l


Bet stock market forecasted volatility

BET stock market forecasted volatility


Dax stock market forecasted volatility

DAX stock market forecasted volatility


Wig20 stock market forecasted volatility

WIG20 stock market forecasted volatility


Cointegration analysis

COINTEGRATION ANALYSIS

Cointegration requires the variables to be integrated of

the same order. Unit root tests are performed on each of the price index series in log first differences through the ADF test and the Phillips-Peron test:


Cointegration analysis1

COINTEGRATION ANALYSIS

  • Further we estimatea VAR and the lag length using AIC and SC: Yt = c + ∑Δyt-1 + εt

    The information criteria selects a VAR(2)

  • Next step is the determination of the number of cointegrating relations in VAR


Cointegration analysis2

COINTEGRATION ANALYSIS

Primary finding is that a stationary long-run relationship exists between the three equity markets.

Further a VECM is created and the parsimonious model according to AIC and SC was found to be a VECM (4) with the cointegration rank =1.

VECM estimated results:


Concluding remarks

CONCLUDING REMARKS

  • GARCH models showed evidence of asymmetric effect for DAX and WIG20, but not for BET

  • The autoregressive parameters in the trend equations, ρ, is very close to one for all indices, so the series are very close to being integrated

  • Error correction parameter is not significant for BET Index, Romania market will be the first one to react to the external shocks, while Germany is the one who impose shocks

  • It could be interesting to detect how much the exchange rate is important for investors who operate in this markets and how stock market and economic variables react


Bibliography

BIBLIOGRAPHY

  • Anderssen, T & T. Bollerslev (1997). Heterogeneous Information Arrivals and Return Volatility Dynamics: Uncovering the Long-run in High Frequency Returns. Journal of Finance. 52, 975 – 1005

  • Alexander, C. (2001). Market Models. A Guide to Financial Data Analysis. 1st ed.

    Chichester: John Wiley & Sons Ltd. 494

  • Bekaert, Geert & Campbell R. Harvey (1997). Emerging equity market volatility.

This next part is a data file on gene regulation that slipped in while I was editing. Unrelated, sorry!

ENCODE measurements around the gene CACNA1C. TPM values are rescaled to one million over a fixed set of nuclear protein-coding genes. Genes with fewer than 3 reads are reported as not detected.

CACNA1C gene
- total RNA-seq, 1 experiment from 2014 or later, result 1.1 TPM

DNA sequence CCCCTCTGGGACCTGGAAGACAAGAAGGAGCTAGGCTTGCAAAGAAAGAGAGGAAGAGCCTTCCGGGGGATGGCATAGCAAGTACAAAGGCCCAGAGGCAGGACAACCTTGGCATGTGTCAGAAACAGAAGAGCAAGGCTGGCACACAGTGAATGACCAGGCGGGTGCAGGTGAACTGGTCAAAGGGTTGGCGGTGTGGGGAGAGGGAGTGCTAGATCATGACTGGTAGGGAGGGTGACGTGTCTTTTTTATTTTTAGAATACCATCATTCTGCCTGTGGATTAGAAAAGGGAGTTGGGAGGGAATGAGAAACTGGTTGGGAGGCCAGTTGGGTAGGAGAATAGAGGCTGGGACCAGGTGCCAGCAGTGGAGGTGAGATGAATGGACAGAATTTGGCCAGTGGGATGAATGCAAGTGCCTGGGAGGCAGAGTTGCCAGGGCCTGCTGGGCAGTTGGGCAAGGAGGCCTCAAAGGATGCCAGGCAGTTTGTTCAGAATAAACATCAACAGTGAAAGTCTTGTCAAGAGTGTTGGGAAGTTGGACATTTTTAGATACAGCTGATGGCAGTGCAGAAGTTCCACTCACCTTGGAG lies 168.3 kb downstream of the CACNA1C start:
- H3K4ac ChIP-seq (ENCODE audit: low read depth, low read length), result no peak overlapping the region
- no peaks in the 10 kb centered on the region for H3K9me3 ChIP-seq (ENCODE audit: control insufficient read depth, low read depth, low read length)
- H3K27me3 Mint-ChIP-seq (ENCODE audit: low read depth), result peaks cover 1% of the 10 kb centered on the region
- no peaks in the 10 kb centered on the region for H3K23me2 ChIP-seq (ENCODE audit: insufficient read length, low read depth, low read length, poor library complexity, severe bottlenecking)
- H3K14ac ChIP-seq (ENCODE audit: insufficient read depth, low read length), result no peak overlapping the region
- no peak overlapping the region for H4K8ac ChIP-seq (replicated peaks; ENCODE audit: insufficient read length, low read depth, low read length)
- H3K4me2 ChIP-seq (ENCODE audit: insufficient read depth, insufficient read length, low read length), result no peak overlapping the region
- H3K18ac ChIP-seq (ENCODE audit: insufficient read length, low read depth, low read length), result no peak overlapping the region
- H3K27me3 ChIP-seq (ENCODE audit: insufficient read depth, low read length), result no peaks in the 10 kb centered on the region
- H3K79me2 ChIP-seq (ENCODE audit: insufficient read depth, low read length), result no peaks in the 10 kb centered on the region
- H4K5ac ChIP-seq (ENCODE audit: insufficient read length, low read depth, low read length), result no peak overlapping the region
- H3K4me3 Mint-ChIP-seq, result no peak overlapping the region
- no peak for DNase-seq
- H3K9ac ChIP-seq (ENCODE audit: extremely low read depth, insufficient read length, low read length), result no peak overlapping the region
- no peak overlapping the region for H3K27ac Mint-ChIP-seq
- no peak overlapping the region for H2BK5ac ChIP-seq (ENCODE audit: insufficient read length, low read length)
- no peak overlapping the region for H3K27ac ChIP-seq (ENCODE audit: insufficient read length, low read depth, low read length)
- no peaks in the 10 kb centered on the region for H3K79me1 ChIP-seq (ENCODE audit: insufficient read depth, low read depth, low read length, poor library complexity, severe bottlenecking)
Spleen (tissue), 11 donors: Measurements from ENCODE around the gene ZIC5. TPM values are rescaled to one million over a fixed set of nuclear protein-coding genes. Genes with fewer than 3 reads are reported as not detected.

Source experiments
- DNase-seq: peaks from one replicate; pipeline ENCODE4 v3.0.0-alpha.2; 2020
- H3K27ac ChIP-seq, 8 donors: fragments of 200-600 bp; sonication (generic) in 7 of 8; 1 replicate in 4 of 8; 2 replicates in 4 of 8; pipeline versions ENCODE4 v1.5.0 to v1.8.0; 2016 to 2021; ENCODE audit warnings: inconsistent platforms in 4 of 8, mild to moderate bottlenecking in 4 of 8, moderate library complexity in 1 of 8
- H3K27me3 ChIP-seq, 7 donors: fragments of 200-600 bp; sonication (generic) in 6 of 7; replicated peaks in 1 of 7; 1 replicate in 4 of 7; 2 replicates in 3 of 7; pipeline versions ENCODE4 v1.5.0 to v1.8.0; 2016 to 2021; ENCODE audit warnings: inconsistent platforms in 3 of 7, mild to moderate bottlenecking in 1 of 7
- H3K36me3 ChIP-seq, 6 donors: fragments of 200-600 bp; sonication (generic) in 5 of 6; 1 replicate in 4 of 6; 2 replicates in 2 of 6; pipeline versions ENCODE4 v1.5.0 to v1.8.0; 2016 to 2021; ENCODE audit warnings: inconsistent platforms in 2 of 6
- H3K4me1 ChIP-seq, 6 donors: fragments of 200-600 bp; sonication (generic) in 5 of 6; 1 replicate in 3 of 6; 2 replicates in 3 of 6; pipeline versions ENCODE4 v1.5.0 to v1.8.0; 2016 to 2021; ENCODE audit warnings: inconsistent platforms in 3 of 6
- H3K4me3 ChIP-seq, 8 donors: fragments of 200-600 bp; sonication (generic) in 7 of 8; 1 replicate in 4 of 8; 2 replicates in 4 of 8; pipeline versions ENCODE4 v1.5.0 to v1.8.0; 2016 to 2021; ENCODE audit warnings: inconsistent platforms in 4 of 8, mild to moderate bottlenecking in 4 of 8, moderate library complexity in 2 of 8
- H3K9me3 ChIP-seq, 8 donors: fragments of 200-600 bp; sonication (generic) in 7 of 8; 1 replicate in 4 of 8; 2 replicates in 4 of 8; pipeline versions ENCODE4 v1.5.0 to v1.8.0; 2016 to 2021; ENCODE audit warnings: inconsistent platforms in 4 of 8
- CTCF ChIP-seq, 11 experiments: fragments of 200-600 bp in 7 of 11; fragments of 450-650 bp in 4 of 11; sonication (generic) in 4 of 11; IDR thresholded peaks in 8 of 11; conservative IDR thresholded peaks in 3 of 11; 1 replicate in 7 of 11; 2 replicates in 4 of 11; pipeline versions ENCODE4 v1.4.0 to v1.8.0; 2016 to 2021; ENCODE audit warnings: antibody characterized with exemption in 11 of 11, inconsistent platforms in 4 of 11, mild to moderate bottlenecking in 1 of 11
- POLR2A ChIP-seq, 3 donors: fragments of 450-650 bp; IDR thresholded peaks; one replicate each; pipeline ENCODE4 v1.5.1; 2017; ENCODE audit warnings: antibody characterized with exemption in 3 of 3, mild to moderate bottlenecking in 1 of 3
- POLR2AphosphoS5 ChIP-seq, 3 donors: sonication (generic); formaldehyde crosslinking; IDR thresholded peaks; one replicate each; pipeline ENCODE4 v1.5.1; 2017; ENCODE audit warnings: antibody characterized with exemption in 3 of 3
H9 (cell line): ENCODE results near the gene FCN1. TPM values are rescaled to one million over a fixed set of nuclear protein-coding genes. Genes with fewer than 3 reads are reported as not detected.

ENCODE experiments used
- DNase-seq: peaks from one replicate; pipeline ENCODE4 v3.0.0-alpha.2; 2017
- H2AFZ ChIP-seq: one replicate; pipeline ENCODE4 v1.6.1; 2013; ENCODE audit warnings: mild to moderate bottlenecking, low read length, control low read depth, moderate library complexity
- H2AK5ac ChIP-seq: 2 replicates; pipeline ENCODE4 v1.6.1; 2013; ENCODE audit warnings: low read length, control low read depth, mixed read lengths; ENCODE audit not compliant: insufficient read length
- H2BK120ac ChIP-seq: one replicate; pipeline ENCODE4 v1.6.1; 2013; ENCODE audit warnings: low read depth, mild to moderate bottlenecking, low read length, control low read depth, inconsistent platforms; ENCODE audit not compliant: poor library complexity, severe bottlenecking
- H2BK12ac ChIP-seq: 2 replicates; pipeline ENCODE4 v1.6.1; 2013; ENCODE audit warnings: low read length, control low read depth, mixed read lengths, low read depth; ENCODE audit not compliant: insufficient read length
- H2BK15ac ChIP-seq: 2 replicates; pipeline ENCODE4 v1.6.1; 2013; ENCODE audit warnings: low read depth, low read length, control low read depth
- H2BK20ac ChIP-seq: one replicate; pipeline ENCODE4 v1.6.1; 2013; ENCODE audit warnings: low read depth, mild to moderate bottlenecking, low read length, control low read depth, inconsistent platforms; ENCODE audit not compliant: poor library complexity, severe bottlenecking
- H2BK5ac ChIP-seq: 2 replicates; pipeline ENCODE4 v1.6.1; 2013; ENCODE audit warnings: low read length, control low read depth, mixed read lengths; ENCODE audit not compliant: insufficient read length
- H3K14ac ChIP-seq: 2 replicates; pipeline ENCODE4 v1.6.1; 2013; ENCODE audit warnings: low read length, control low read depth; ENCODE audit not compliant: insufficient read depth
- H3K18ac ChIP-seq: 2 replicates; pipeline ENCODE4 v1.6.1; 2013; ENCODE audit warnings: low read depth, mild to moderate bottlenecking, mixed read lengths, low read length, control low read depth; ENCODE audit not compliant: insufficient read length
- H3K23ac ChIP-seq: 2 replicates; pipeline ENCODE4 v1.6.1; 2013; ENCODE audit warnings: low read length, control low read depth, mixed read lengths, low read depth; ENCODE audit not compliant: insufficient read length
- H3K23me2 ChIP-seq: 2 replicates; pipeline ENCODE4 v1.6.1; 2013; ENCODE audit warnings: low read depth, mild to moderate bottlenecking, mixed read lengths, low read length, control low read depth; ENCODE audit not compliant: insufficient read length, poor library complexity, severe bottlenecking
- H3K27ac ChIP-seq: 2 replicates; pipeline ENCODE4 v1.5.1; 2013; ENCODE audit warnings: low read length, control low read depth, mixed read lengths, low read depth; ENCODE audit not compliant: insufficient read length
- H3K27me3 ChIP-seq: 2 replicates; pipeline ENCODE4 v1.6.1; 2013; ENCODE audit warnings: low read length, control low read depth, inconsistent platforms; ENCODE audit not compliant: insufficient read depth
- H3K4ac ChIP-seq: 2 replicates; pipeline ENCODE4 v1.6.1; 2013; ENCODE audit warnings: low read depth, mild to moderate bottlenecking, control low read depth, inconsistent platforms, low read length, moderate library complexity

Journal of Financial Economics. 43: 29-77

  • Bekaert, Geert & Guojun Wu. (2000). Asymmetric volatility and risk in equity markets. The Review of Financial Studies. 13: 1, 1-42.

  • Bollerslev, T., R.Y. Chou & Kroner K. F. (1992). ARCH-Modeling in Finance: A

    review of the theory and empirical evidence. Journal of Econometrics. 52: 5-59.

  • Brooks, C. (2002). Introductory Econometrics for Finance. 1st ed. Cambridge: Cambridge University Press. 701

  • Campbell John Y. (1990). Measuring the persistence of expected returns. The American Economic Review. 80: 2, 43-47.

  • Dickey, D. & W. Fuller(1979) Distribution of the estimators for the autoregressive Time series with a unit root. Journal of the American Statistical Association 74. 427 – 431.

  • Ding, Z., Granger C. W. & Engle R. F. (1996). A long memory property of stock returns and a new model. Journal of Empirical Finance. 1: 83-106


Bibliography1

BIBLIOGRAPHY

  • Fama, E. (1970). Efficient capital markets: A review of theory and empirical work. The Journal of Finance. 25: 383-432. 

  • Glosten, L., Jagannathan, R & D. Runkle (1993). On the relation between expected value and the volatility of the nominal excess returns on stocks. The Journal of Finance 48. 1779 – 1801.

  • Granger, C.W.J., and Joyeaux, R. (1980), An introduction to long memory time series models and fractional diferencing., Journal of Time Series Analysis, 1, 15-39.

  • Johansen, S (1988). Statistical Analysis of Co-integration Vectors, Journal of Economic Dynamics and Control, 12, 231-254.

  • Johansen, S. & J. Katarina (1990). Maximum Likelihood Estimation and Inference on Co integration with Application to the Demand for Money, Oxford Bulletin of Economics and Statistics, 52, 169 210.

  • Mandelbrot, B. (1963). The variation of certain speculative prices. Journal of Business. 36: 394 – 419. 

  • Nelson, D (1990). ARCH models as diffusion approximations. Journal of Econometrics 45. 7 – 38.

  • Porteba, James M. (1990). Linkages between equity markets. The Review of Financial Studies. 3: 1, 34-35. 

  • Zakoian, J-M (1994). Threshold heteroskedastic models. Journal of Economic Dynamics and Control 18. 931 – 955.


Academy of economic studies doctoral school of finance and banking dofin